SAN FRANCISCO — AT&T will start offering discounted internet access to low-income families for as low at $5 a month.
Any home where at least one person receives food stamps will be eligible for the new program, called Access from AT&T.
The offering is part of an agreement AT&T made with the FCC as part of last year’s DirectTV merger and will be available until 2020. The company is the latest to offer discounted internet to low-income households in the United States, joining Comcast, Google Fiber, and some local government and nonprofit.
These programs help close the so-called “digital divide” for families who would otherwise be forced to rely on school connections or cell phones. A lack of reliable internet access can have countless negative implications, including for students who need it to complete homework and adults who are searching for jobs.
In March, the FCC voted to expand its Lifeline program and add a $9.25 subsidy that could go toward broadband internet for low-income households. Another government initiative called ConnectALL wants to bring internet access to 20 million homes by 2020.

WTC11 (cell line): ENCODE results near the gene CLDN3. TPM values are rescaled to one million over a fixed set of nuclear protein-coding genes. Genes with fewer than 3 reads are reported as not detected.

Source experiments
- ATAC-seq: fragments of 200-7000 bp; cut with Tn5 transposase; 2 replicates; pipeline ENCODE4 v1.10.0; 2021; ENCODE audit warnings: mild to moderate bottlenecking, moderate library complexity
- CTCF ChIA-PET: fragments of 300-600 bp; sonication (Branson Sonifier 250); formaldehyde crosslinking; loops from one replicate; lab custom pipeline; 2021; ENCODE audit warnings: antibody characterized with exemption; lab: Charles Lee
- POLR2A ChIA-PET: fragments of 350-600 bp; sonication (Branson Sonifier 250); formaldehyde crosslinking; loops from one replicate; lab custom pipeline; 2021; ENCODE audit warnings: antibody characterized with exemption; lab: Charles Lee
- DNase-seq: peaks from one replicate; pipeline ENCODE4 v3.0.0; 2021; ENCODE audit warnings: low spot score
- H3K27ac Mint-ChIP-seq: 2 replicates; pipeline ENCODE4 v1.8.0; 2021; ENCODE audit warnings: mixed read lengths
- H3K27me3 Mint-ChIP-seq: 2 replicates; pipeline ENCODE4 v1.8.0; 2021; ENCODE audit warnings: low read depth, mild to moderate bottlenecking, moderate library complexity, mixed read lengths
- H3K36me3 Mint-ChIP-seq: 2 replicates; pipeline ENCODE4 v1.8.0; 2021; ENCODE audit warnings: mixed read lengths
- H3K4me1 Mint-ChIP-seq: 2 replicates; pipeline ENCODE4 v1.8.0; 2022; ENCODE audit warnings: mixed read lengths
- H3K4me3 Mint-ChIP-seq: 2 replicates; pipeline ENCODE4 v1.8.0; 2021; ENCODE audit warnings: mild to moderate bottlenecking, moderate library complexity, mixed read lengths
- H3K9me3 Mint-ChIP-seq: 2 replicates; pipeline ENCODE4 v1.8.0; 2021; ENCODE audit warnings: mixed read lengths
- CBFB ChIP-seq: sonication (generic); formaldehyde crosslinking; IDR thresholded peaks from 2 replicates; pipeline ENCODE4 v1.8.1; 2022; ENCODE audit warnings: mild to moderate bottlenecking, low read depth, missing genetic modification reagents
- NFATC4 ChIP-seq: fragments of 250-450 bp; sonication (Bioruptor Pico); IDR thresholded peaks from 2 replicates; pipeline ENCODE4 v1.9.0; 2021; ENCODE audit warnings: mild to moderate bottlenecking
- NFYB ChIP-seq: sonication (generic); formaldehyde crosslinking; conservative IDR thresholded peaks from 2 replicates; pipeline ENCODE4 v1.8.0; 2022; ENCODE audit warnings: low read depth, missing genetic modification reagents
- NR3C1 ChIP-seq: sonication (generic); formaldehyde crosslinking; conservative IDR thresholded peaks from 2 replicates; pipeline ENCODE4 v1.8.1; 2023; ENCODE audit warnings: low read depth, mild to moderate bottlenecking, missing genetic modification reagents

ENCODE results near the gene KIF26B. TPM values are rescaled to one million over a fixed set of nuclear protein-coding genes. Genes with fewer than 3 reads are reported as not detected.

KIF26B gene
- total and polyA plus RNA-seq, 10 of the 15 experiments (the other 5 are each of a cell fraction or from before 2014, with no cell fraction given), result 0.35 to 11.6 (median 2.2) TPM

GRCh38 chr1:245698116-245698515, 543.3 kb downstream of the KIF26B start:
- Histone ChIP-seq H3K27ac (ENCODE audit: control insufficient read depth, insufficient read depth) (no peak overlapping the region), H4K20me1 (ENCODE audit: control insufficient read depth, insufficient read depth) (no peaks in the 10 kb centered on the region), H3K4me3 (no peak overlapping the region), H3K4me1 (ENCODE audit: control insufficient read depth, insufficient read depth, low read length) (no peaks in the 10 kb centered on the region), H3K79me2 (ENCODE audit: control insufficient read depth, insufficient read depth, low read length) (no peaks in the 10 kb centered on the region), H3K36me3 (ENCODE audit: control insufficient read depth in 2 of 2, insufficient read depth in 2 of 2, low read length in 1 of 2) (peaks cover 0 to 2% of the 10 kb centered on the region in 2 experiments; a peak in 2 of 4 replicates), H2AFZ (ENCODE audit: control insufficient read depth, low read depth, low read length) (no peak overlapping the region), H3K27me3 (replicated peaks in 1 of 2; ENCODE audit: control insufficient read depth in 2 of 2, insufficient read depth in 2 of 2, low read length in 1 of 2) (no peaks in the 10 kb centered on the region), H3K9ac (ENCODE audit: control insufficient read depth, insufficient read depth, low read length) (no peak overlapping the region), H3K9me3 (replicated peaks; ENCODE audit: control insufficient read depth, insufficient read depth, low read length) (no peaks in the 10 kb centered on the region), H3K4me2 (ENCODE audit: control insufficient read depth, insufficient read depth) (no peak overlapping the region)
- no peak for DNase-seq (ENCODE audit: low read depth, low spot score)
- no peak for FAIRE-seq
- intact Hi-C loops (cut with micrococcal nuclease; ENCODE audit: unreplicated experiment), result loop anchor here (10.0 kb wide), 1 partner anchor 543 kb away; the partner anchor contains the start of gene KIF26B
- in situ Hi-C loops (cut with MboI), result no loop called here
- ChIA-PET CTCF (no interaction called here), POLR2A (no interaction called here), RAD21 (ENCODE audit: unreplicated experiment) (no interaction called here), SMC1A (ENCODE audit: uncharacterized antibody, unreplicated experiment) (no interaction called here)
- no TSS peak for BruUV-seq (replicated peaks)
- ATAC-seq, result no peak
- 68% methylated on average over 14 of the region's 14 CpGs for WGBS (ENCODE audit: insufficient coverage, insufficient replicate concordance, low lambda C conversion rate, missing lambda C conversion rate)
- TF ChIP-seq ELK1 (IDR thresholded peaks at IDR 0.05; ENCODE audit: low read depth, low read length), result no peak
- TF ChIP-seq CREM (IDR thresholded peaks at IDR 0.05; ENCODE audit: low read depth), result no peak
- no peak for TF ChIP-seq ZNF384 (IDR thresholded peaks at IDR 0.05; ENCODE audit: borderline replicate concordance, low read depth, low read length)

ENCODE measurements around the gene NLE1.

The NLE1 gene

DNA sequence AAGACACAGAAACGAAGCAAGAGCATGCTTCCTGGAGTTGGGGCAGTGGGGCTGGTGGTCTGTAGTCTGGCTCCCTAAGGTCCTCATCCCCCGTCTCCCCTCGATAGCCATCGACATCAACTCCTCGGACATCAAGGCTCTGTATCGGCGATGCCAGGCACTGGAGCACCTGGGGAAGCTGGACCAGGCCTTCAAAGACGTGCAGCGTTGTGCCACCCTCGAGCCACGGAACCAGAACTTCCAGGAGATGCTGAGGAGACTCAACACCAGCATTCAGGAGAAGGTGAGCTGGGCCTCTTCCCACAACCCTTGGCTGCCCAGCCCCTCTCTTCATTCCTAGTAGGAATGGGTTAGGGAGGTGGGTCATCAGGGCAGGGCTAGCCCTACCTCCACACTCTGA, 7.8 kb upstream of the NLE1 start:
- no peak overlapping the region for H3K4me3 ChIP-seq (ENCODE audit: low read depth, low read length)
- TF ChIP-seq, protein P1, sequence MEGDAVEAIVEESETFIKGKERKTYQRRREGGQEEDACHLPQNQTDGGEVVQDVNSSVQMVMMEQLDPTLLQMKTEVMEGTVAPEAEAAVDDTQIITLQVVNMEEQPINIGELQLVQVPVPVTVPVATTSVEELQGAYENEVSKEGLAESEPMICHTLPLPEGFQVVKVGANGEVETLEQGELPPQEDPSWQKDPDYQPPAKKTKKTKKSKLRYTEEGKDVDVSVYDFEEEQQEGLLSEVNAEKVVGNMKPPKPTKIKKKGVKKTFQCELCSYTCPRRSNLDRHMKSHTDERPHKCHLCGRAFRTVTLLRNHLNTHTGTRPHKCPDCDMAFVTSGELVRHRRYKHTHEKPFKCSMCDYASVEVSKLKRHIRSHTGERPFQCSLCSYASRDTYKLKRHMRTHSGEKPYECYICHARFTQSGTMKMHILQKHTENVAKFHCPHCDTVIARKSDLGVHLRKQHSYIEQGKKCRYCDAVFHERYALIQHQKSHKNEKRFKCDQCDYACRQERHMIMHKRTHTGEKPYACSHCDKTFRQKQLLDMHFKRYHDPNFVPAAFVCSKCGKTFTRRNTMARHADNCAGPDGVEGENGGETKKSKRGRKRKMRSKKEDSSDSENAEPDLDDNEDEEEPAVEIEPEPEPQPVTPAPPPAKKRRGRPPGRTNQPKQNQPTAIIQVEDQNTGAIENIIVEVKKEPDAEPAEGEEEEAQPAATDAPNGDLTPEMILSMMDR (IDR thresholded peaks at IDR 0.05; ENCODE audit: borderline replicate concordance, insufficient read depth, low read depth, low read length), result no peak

Access from AT&T will offer 3Mbps connections for $5 a month, and faster 5Mbps or 10Mbps connections for $10 a month. All installation and equipment fees will also be waived. People don’t actually get to choose their speed, they’ll automatically be assigned the fastest available where they live.
Though any connection might be an improvement for many homes, 10Mbps and under is still considered a slow connection. According to the FCC, a broadband connection is 25Mpbs and up.
There will be data limits for people using the program, up to 600GB a month, and overage charges for anyone who uses more.
To spread the word about the program, AT&T says it will work with community organizations on education. The pool of potential customers is deep. AT&T currently offers internet in 21 states, and there are 22 million families signed up for the Supplemental Nutrition Assistance Program, which offers food stamps.